The crater is believed to have been formed around 300,000 years ago by a meteorite that crashed to earth. Given the fact that the crater is approximately 875 metres in diameter and 60 metres from rim to the present crater floor, estimates put the meteorite at around 50,000 tonnes. We hiked the steep 400 metres to the lookout and John continued down into the crater for a further look around. For me, the unformed track was way too steep, so I stayed at the lookout for a while before heading back to the van.
We stayed at Wolfe Creek for three nights, before heading back along the Tanami towards Halls Creek, where, if you needed to top up, you had to pay 20c per litre for water from the information centre. We decided instead to stay at the caravan park for $36.00 per night (which equates to 180 litres) where we could top up, do some washing and recharge batteries!
Six kilometres out of Halls Creek, the first attraction along the Duncan Road is China Wall, a natural vein of white quartz. Some ridges rise up to 6 metres above the surrounding country. The formations appear and disappear over many kilometres in this area. It is important that visitors shut gates, as the access road is through a pastoral lease. The Duncan Road is a dirt road travelling from Halls Creek to the Victoria Highway, about 11 km east of the WA/NT border. The road was started in the 1950s & 1960s to help the developing beef industry in the Kimberley Region and was originally classed as a highway, but was decommissioned in in 1976 and reclassified as a local road.
Halls Creek has not always been where it sits today. Originally about 15 km out of town along the Duncan Road, it was moved when the Great Northern Highway bypassed it back in the 1950s. Known today as “Old Halls Creek” the old township flourished after gold was found by Charlie Hall in 1885. More than 15,000 people flocked into the area, but the gold rush lasted only around 3 months. After that the town became a trading centre for cattle stations, aboriginal communities and miners who stayed in the area. Lack of water and inhabitants made it an easy decision to move the township to its current location, next to the newly formed highway, and in 1954 the old town was abandoned. A few ruins remain at the old site now, along with a bush camp called Old Halls Creek Lodge. The carefully preserved remains of the post office, built out of a mixture of termite mud and spinifex, still stand today, protected from the elements by a recently built awning ad!
We travelled further along the Duncan Road meeting the Buntine Highway at Nicholson, enduring more corrugations and bull dust. Our crossing into the Northern Territory was marked with no fanfare other than the rattle of the cattle grid and a lonely bottle of honey on the NT side – you are not allowed to take honey into Western Australia.
The first fuel available after Halls Creek was at Kalkarindji Roadhouse, an indigenous community about 230km from Nicolson, where we paid $2.43 per litre for diesel. At Kalkarindji, the dirt track becomes a narrow bitumen road. The highway continues generally trending north, crossing attractive waterholes and providing opportunities of spotting wild flowers, birds and wildlife, before hitting the next crossroad.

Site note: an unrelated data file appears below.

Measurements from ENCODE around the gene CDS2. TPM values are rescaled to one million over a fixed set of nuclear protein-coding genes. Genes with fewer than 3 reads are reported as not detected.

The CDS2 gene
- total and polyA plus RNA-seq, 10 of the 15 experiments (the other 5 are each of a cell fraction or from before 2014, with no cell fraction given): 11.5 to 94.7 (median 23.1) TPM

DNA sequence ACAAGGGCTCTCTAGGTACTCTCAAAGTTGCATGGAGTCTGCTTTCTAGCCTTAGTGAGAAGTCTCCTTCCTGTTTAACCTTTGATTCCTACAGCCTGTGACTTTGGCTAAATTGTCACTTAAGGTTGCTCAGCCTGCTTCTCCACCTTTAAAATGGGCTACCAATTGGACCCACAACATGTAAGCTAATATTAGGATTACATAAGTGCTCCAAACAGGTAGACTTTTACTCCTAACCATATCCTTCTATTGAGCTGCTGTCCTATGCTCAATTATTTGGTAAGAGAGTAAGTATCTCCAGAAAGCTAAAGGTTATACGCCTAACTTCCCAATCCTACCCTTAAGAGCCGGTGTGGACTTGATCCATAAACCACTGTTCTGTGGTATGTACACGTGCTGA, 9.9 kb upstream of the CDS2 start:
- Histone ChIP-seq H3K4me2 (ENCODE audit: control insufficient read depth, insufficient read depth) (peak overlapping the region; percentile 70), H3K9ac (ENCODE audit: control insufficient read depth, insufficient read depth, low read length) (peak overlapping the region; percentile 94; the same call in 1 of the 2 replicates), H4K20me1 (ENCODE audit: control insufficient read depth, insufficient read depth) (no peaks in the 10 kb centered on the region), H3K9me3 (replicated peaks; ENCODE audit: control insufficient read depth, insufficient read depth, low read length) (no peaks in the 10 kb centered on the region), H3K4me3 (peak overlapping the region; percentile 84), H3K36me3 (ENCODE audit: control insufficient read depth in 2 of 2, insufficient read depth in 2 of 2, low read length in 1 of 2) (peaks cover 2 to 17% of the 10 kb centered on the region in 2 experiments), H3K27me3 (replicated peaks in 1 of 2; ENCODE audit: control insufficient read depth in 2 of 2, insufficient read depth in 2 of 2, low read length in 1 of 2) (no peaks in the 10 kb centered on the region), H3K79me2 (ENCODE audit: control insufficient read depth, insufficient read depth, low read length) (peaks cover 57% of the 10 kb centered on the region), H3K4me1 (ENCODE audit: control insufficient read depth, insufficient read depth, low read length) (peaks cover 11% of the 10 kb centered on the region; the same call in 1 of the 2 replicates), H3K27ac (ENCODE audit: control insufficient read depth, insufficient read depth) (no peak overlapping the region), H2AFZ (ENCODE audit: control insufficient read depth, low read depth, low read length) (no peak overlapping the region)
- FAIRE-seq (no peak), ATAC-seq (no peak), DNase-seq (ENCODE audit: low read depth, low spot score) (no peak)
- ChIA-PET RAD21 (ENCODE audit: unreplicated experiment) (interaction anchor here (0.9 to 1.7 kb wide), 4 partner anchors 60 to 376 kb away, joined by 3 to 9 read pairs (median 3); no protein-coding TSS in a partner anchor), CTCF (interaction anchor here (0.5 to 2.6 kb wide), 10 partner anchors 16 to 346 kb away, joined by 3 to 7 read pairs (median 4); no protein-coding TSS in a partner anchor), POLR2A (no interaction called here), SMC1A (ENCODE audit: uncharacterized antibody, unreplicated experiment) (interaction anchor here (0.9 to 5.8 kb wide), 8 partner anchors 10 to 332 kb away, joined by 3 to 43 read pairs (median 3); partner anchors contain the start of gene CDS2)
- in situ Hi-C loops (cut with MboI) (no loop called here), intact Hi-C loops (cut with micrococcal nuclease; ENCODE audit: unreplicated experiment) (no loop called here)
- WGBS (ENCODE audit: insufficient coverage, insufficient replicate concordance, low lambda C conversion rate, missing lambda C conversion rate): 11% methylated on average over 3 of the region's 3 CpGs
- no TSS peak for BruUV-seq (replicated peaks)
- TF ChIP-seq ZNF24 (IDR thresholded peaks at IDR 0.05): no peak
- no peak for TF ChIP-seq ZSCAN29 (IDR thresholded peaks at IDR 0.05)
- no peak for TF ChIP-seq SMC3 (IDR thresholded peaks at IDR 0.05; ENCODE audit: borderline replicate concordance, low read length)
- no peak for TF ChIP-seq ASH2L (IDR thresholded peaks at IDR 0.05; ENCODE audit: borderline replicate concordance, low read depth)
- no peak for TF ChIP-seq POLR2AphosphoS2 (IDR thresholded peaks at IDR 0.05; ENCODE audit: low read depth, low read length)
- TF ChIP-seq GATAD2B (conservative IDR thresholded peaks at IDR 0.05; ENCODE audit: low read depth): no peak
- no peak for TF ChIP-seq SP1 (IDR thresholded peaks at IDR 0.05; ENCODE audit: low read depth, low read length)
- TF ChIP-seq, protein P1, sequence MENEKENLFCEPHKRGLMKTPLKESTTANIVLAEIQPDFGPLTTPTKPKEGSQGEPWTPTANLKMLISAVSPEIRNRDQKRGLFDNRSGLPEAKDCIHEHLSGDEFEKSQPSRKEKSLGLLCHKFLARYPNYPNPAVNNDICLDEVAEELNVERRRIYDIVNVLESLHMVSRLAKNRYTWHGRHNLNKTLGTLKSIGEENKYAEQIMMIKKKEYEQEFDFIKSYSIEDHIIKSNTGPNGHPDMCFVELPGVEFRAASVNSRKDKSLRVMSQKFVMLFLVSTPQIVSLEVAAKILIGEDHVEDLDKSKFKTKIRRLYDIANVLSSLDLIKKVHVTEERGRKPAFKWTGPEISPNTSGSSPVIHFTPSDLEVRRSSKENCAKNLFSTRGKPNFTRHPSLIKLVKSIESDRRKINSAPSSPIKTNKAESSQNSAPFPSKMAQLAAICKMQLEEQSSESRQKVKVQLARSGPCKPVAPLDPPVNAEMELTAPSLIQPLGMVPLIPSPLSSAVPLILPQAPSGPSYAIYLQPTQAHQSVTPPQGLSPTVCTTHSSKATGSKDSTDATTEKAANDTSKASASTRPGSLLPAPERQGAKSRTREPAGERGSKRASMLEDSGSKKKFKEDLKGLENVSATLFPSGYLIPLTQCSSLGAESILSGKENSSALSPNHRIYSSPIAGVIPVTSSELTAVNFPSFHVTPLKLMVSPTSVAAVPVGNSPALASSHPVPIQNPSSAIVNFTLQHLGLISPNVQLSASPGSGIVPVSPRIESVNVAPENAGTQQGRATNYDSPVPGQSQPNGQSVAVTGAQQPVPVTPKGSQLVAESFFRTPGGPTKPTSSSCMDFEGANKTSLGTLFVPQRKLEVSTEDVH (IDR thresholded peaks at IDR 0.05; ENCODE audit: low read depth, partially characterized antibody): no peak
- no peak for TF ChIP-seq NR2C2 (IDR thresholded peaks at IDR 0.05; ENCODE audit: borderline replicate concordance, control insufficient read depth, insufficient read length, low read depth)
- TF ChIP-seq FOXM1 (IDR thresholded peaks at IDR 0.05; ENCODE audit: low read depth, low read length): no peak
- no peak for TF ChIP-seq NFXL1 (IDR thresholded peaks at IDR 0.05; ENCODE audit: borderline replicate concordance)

Top Springs, at the intersection of the Buntine and Buchannan Highways, doesn’t offer much more than a pub, roadhouse and camping area – all at the same address. We found it a pleasure to be off the dirt and camping on grass – we had almost forgotten what it felt like to have grass beneath our feet! We utilised the free washing machine in the laundry, and chatted with other intrepid travellers who were about to tackle the outback tracks.
Finally on the Victoria Highway, about 400 km from Kununurra (yes we definitely took the long way round), we camped at the Mathison Rest Area. This was our first highway rest area in Northern Territory and we were impressed with the condition of the covered picnic areas, toilets and amount of skips. We were to find, the following morning, how useful these skips might be. The site filled quickly with caravans and motorhomes, camper trailers and camper vans. Even into the night, latecomers arrived. The following morning, one of the motorhomes had issues with its wind-damaged awning – the skips came in handy as friendly grey nomads banded together to help the couple out.
We passed through Katherine, just in time for the Saturday Markets, then on to Pine Creek, where we stayed our last night before heading into Darwin. Another gold rush town, Pine Creek offers a trove of heritage buildings and mining sites. A small museum and preserved railway station give more information about this historic village.
As I write, we are camped at Humpty Doo, a rural village about 50 minutes out of Darwin, where we are fortunate enough to have family on an acreage. We are set up amongst the rainforest trees, enjoying their hospitality, and (like Kununurra) cleaning up after the bulldust driving. We arrived in time for school holidays and cracker night, and enjoyed the winter in Darwin.